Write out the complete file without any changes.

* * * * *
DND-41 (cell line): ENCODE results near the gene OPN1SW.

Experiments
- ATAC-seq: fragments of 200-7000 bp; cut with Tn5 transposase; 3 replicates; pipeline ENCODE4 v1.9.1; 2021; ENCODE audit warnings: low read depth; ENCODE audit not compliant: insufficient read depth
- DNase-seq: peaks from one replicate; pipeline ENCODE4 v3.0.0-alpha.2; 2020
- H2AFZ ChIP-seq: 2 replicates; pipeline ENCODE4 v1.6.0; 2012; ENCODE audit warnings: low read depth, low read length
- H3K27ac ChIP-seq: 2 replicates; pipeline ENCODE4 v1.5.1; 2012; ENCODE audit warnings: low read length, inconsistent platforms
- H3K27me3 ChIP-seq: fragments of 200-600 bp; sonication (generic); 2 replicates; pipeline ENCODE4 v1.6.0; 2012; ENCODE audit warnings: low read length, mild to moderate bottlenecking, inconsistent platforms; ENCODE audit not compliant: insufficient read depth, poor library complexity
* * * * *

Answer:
DND-41 (cell line): ENCODE results near the gene OPN1SW.

Experiments
- ATAC-seq: fragments of 200-7000 bp; cut with Tn5 transposase; 3 replicates; pipeline ENCODE4 v1.9.1; 2021; ENCODE audit warnings: low read depth; ENCODE audit not compliant: insufficient read depth
- DNase-seq: peaks from one replicate; pipeline ENCODE4 v3.0.0-alpha.2; 2020
- H2AFZ ChIP-seq: 2 replicates; pipeline ENCODE4 v1.6.0; 2012; ENCODE audit warnings: low read depth, low read length
- H3K27ac ChIP-seq: 2 replicates; pipeline ENCODE4 v1.5.1; 2012; ENCODE audit warnings: low read length, inconsistent platforms
- H3K27me3 ChIP-seq: fragments of 200-600 bp; sonication (generic); 2 replicates; pipeline ENCODE4 v1.6.0; 2012; ENCODE audit warnings: low read length, mild to moderate bottlenecking, inconsistent platforms; ENCODE audit not compliant: insufficient read depth, poor library complexity